What I Learned About Leadership From a Toothache

May 29, 2014

by Brian Zehr

Leadership is using your influence to bring about change. Sometimes this needed change stirs things up to the point where pain and discomfort show up.

Now I don’t know about you, but I am not a big fan of pain. As a matter of fact, there have been times in my past where I have not led well because I knew that using my influence would cause pain both to others and myself. But sometimes, pain is necessary. I have a toothache. It won’t go away. I’ve been to the dentist twice but truthfully the dentist is who has caused the pain. Everything was fine until she messed with my mouth. To say that this pain is affecting me would be the understatement of my year. But this toothache has also allowed me to learn three crucial lessons that will improve my ability to influence others. Who would think I could learn about leadership from a toothache?toothache-760x760   First of all, pain has a direct affect on my capacity to make good decisions. Today if I take a sip of cold water my mouth feels like it is going to explode as pain shoots up the left side of my face. It feels like a “brain freeze”… you know, those brain freezes you get from eating ice cream too fast, only it is on one side of my face and it doesn’t go away. When this happens the impact of pain affects everything I do. I can’t think clearly, I can’t concentrate, and I certainly can’t make good decisions. Pain is a pressure point for the decisions we make. Think about any bad decisions that you ever made. Did the origin of those decisions come from pain? Mine have. Relational pain, financial pain, failure; you name it. Unfortunately the pressure caused by pain has a direct correlation to poor decision-making. Some of the worst decisions I ever made both on a personal and a professional level came as a decision based solely upon the alleviation of pain. Foolish. What I needed to do was to deal with the pain separately from the decisions. I needed to wait. A second lesson I am learning from this stupid toothache concerns something I have always lacked. Empathy. Leading others often requires engaging with those you lead, relating to what they think and feel. Not naturally a strength of mine. Until I actually experienced pain. Pain is a doorway to loving others. I haven’t had any toothache or mouth pain in decades. If a month ago or so you had come up to me and said you had this terrible toothache I would have told you to “suck it up” and deal with it. I know, I am Mr. Sensitivity. But today, everything is different. It’s one thing to know that toothaches happen. It’s another thing altogether to empathize and actually care about someone because you can “feel his or her pain.” Of course, this is true not just with toothaches but with so many of the other painful experiences we have. Some of us will never grow in our leadership until we experience and emotionally engage with pain. Maybe you need a little more pain in your life in order grow in your leadership. The last lesson I am experiencing in this toothache is the ever-so-constant reminder that I am not in control. I am not strong enough to will the pain away or even to take certain steps to heal myself. Out of the blue, my mouth will start to throb and I realize quickly that I need help. Relief. Healing. Pain is a reminder, and a wakeup call to truth. It reminds me that arrogance has no place in how I live my life or in how I influence others. Pride is a spiritual and relational cancer. Truth is, I’m not strong enough to handle things on my own. I need help. So today I am grateful for this toothache because it lets me practice perseverance in not making foolish decisions. I am thankful that pain gives me the opportunity to engage with others who are in pain. And as much as it pains me to say it, I am grateful for the throbbing reminder that I can’t do it on my own. Enough for now… I’ve got a dentist appointment. View this blog online and find other great resources at ... http://www.intentionalimpact.com/learned-leadership-toothache/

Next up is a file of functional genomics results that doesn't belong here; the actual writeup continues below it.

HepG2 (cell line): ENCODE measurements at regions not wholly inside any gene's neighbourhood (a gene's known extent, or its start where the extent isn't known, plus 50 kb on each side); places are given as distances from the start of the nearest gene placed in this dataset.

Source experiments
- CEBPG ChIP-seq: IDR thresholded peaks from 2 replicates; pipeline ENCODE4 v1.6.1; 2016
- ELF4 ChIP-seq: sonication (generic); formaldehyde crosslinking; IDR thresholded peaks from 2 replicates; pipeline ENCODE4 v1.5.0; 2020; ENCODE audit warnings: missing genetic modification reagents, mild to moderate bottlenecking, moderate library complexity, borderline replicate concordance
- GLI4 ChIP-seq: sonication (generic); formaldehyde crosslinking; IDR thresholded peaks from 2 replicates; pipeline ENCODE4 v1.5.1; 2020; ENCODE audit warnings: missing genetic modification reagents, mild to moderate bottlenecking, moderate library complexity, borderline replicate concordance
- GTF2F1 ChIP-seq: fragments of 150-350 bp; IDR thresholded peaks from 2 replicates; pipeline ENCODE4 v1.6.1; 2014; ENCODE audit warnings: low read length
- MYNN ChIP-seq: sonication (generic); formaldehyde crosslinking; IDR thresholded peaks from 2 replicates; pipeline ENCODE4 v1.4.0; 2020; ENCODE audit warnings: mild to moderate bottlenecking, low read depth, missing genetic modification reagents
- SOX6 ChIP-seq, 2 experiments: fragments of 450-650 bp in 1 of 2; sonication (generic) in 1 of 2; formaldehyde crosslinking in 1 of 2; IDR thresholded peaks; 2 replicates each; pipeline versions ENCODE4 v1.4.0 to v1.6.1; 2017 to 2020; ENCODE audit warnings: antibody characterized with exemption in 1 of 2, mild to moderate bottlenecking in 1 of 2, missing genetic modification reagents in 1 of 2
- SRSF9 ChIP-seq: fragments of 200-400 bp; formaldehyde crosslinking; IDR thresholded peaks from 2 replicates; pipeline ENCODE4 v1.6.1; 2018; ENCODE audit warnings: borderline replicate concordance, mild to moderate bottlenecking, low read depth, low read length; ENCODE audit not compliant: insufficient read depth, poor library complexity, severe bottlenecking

Brian Zehr
Leadership Development